It’s become a new routine of mine to take the dogs to the dog park after the kids get on the bus for school in the morning. Yesterday was no different. I waved goodbye to Christian as his bus drove away and then opened my back car door, motioning both the dogs to hop in. They were thrilled we were going somewhere before 8 am.
As was I (please note the sarcasm here).
The dog park is more for Romeo’s benefit. He needs to run. He loves to run. I mean, really, really loves to run. I don’t think anything makes him happier than open land, wind on his face, and the freedom to do whatever he pleases.
As I stood there watching him run laps around me and Lily, who was – of course – sitting about a foot to the right of me, I laughed at how we had simply become spectators to the show he was putting on. If you’ve ever seen a pit bull smile, you know how easily it can melt your heart. Now imagine a pit bull smiling, while flying in the air. All four legs off the ground…. over and over and over again.
It’s almost magical.
That’s just how it is with Rome. His presence. His eyes. His steel gray coat. His bark. His big head. And slender, muscular body. And of course, his ready-to-play-at-a-drop-of-a-dime attitude. Everything about him is somewhat magical and always has been. I quickly learned when we got him two years ago that this is now Romeo’s world and we’re just living in it.
Trust me, though, it’s a fun world to be in.
A world that causes a little trouble here and there, and reminds you to lighten up and have some fun. Without Rome knowing it, he adds so much comic relief to the everyday stress of single parenting. But every now and then I’m reminded of the year right before we got him. It was a year that lacked the fun, excitement, and head shaking experiences that Romeo brings to the table. It was dark and lonely and only a few steps away from when my life (as I knew it) would fall apart.
In the midst of the darkness, however, a calm, quiet, loyal, and loving force was present. She was unassuming and safe; as if I had known her my whole life. A familiar face in the heart of a storm.
Her name was Lily, and she is my soulmate dog.
Being a first-time dog owner, I did everything by the books. Pink leash, pink collar, pink name tag. Even got her one of those PetSmart “puppy guide” books that comes with tons of coupons I never used. I logged many hours on Google learning all about our new life with Lily but all I really knew was she was born May 16 and was a ‘hound mix’. Took some time but we actually learned she was a Rhodesian Ridgeback and that is when I fell in love with the breed. I joined as many Ridgeback groups on Facebook as possible to soak up more information and share pictures of my sweet girl.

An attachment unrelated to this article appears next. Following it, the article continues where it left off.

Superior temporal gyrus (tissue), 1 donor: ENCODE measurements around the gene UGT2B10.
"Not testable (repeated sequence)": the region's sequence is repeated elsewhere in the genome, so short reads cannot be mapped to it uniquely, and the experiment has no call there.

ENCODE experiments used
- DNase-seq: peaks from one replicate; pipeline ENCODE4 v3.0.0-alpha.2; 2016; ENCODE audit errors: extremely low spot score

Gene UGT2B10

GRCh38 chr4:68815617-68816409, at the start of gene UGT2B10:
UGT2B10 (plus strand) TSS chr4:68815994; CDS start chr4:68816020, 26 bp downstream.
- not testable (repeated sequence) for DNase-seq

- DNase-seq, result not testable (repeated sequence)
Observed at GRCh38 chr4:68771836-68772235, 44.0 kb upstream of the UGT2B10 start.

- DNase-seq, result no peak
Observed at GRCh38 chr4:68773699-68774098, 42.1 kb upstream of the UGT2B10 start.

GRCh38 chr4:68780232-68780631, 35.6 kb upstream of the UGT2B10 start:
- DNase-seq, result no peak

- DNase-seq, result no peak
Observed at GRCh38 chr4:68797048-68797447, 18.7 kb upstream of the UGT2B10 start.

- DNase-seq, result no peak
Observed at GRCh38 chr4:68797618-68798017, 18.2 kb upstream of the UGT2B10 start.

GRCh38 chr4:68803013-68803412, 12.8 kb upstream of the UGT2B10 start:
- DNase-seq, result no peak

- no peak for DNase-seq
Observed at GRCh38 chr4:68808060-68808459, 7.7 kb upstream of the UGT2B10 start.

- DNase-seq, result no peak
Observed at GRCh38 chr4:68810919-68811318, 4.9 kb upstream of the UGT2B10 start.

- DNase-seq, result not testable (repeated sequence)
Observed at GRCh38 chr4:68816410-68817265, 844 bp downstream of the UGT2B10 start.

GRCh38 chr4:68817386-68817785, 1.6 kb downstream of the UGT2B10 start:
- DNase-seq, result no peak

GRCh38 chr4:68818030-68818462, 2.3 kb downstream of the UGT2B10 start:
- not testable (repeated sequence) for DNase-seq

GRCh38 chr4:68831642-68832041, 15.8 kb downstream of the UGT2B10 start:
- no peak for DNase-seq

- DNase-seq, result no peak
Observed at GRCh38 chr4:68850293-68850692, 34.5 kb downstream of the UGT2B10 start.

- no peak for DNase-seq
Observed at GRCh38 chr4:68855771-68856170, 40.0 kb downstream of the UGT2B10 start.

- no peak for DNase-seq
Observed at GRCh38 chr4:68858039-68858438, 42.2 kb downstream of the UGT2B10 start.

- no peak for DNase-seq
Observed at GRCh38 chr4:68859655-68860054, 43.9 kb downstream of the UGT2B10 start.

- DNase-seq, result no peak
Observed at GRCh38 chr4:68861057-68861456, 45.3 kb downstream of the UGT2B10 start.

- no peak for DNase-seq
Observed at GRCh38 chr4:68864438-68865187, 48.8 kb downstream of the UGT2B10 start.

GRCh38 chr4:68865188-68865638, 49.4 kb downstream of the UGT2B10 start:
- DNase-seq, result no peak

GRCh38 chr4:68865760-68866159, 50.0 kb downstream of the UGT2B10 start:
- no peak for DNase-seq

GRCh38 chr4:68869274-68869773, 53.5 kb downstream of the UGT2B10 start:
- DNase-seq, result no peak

That is where I met Deena, a dog (and beer) connoisseur of sorts. I’ve never actually met her but you can tell just how lively and fun of a person she is. Married, no kids, travels a ton. At the time, she had two Ridgebacks – one being Piper. And although the physical characteristics of Piper and Lily were very different, Piper was about 9, with plenty of gray hair covering her face and Lily, just a 13-week old puppy, they still resembled each other in ways that were hard to ignore.
Soulful eyes, sweet disposition, beautiful faces, gentle souls. Piper was Deena’s soulmate dog.
I had no idea what that meant at the time, but I liked the sound of it: Soulmate dog. Sometimes referred to as your “once in a lifetime dog”. Again, it was a term that was new to me but oh, how I loved the idea of it. And I soon realized how well-known this was. It’s almost like a well-kept secret that only dog lovers know. Mention the words lifetime dog amongst dog lovers and you’ll be greeted with a sigh, a nod, a smile, and then a handful of stories about how their dog has changed them for the better. In ways that have never happened before. Not from a marriage or a child or a dream that’s finally seen the light of day.
But a dog. Pretty magical.
Soulmate dogs are dogs we love in extremely powerful and unexplainable ways. Never really knowing how we lived before them or how we will ever live without them. They hold such special places in our hearts that seem to reach just a bit deeper than anything else. They come along when we least expect it. Maybe in moments of pure happiness or moments of crippling grief. Wherever you are when you and your lifetime dog find each other, you will soon experience not only unconditional love but a sense of comfort and peace and deep connection.
A bond that truly is once in a lifetime.
Lily is that for me.
She was a silent reminder to put one foot in front of the other when I barely wanted to get out of bed, as if she was nudging me (literally and figuratively) to get back out in the world again. A 13-week old puppy suggesting to live again, who would have thought? Even if living meant forcing myself to take a walk with her or to feel things I didn’t want to feel. That year before Romeo, although dark and hard to look back on, was the biggest turning point of my life. It’s when I started to break cycles so deeply rooted within myself and learned how to observe my emotions, rather than react off of them.
I was 28 years old and finally growing up.
Lily stood patiently, playfully, and loyally by my side. Never needing more than I could give but always instilling a sense of hope that life will get better. And it has! I often think, it could have been any dog but it was her. My fiercely devoted and stunningly beautiful Ridgeback. My once in a lifetime girl. My soulmate dog.